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Thanks for the tip @Mickey. I plan to order at least four of the 24 packs, one for us and then some Christmas gifts for siblings, etc. Beats the hell out of buying the requisite restaurant gift cards for gifts which it seems we've done almost exclusively for the past few years.
I have some extended family that has been in the hog business for generations and have witnessed the entire operation firsthand and personally don't have a problem with it. Humans are meat eaters and there is demand, hence the need for mass production. I'm also a hunter which some find abhorrent, even though we consume what we kill.
At the same time, I have no problem or care if someone abstains from certain animals/meats or does so altogether, whatever their reasoning may be. But I have a huge problem if someone tries to push that reasoning on me or others or otherwise restrict our ability to make our own decisions. To each their own.
I've used quite a few good offset stick burners. With a GOOD one ($800 to well over $1K), they are very good at any low and slows. Done right, results are as good as on the Egg for things like brisket, ribs, butts, etc. Temp control is easier on the Egg however. You'll tend to get more smoke and a better ring with the offset. You will also have to spend time "tending" to the fire with a smoker whereas the Egg just goes until you shut it down as long as it was loaded properly.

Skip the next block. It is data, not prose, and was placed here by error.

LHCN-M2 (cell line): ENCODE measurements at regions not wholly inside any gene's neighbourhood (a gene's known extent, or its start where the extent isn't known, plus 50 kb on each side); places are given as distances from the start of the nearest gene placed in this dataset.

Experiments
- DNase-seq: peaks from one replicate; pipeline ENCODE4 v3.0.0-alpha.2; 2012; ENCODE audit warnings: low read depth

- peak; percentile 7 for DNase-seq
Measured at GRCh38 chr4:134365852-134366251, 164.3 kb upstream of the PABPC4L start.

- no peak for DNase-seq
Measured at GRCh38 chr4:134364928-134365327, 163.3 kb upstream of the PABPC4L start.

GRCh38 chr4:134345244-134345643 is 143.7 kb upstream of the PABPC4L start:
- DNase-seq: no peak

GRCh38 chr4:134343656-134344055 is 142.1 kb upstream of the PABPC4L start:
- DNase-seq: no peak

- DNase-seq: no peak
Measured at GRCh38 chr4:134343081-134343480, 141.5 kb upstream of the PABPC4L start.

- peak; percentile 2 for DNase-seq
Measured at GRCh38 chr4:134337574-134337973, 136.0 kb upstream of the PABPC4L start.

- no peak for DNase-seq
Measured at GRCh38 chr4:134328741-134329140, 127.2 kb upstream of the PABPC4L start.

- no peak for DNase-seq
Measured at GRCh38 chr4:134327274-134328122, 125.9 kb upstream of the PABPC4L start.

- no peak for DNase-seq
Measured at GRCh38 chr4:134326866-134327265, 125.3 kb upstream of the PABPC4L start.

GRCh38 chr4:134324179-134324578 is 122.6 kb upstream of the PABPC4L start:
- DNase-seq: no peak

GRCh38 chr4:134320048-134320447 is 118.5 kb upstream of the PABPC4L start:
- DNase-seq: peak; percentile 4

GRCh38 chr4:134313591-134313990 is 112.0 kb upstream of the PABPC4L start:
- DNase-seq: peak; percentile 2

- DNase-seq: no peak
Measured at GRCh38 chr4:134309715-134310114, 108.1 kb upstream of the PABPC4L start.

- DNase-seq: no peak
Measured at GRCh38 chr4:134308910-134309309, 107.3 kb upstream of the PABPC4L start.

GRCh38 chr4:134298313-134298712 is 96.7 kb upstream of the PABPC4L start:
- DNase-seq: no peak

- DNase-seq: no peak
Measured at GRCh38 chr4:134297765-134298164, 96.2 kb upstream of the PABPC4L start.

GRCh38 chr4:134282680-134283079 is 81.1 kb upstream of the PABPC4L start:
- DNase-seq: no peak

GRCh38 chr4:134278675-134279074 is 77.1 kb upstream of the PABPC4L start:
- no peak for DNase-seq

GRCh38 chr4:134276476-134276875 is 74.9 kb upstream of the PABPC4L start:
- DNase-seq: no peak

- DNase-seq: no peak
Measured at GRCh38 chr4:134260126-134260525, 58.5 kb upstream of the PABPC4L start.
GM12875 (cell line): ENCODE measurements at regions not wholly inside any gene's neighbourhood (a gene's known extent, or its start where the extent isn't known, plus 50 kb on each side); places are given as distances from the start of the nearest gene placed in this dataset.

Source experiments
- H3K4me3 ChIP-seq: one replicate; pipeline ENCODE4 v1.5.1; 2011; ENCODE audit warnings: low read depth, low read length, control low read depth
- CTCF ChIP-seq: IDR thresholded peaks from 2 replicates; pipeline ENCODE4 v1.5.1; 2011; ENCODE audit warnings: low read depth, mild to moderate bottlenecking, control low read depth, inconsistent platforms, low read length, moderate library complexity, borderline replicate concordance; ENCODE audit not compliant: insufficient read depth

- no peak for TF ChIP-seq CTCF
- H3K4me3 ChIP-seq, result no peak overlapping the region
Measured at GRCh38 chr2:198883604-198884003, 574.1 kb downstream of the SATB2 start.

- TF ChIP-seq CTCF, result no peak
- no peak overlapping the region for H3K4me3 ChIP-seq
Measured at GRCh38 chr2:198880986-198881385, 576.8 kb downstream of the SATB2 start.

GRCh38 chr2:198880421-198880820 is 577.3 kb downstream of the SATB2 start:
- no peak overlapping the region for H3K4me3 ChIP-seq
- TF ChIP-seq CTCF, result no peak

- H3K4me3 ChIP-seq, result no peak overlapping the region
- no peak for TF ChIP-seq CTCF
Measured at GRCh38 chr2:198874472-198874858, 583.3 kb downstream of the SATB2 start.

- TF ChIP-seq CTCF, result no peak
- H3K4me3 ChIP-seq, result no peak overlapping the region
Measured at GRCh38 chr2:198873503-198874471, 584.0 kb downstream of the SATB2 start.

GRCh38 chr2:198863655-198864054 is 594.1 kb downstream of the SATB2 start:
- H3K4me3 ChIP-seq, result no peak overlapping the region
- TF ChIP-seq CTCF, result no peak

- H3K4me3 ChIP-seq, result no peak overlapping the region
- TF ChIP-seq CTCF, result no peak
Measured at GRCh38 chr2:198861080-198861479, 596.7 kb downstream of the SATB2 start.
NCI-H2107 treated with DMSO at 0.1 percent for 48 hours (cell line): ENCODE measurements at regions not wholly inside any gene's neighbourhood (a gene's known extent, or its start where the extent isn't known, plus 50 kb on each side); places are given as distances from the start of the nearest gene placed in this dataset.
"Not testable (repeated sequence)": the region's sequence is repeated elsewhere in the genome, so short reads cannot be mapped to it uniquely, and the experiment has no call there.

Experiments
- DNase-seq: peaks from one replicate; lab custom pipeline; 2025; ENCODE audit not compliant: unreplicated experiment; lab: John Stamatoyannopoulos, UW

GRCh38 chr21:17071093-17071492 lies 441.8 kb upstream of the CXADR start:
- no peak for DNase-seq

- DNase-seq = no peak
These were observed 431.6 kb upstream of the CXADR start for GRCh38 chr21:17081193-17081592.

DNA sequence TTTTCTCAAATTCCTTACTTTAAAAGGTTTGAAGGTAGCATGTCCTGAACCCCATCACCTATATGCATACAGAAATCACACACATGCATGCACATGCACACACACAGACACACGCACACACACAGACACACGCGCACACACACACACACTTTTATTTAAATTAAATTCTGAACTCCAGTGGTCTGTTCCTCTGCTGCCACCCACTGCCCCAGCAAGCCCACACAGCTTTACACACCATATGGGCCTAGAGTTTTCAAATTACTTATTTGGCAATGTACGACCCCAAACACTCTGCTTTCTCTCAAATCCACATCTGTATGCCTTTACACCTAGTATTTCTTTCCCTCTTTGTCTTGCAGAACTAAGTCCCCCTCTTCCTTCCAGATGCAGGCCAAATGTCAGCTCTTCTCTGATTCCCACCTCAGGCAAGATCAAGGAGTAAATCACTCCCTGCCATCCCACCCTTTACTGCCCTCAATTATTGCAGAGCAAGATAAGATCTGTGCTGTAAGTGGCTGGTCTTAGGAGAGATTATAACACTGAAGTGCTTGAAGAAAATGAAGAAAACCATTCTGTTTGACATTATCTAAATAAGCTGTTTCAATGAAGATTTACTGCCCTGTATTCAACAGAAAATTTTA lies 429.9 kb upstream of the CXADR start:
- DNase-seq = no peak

Where the Egg shines in the comparison is the versatility. You can do direct or indirect, a brisket one day, steaks the next, pizza the next, etc., etc. Whereas the offset smoker is really only good for just that and you'd need a separate grill for hot and fast cooks like steaks and burgers.
Both are great and both serve their purposes well, it's just that the Egg has more purposes which was a major selling point to me. Though I won't rule out getting another stick burner one day just to have in addition to the Egg.
Sounds like airflow issues. Are you cleaning out your ash or at least stirring your leftover lump prior to loading and lighting again? If not, the holes in the grate will get a bit clogged and restrict airflow making temp inconsistent.
And with the rib cook, you might have let it get too high too long and had a hard time dialing it back down to 220. That said, you are better off in the 250-270 range for ribs anyway in my experience.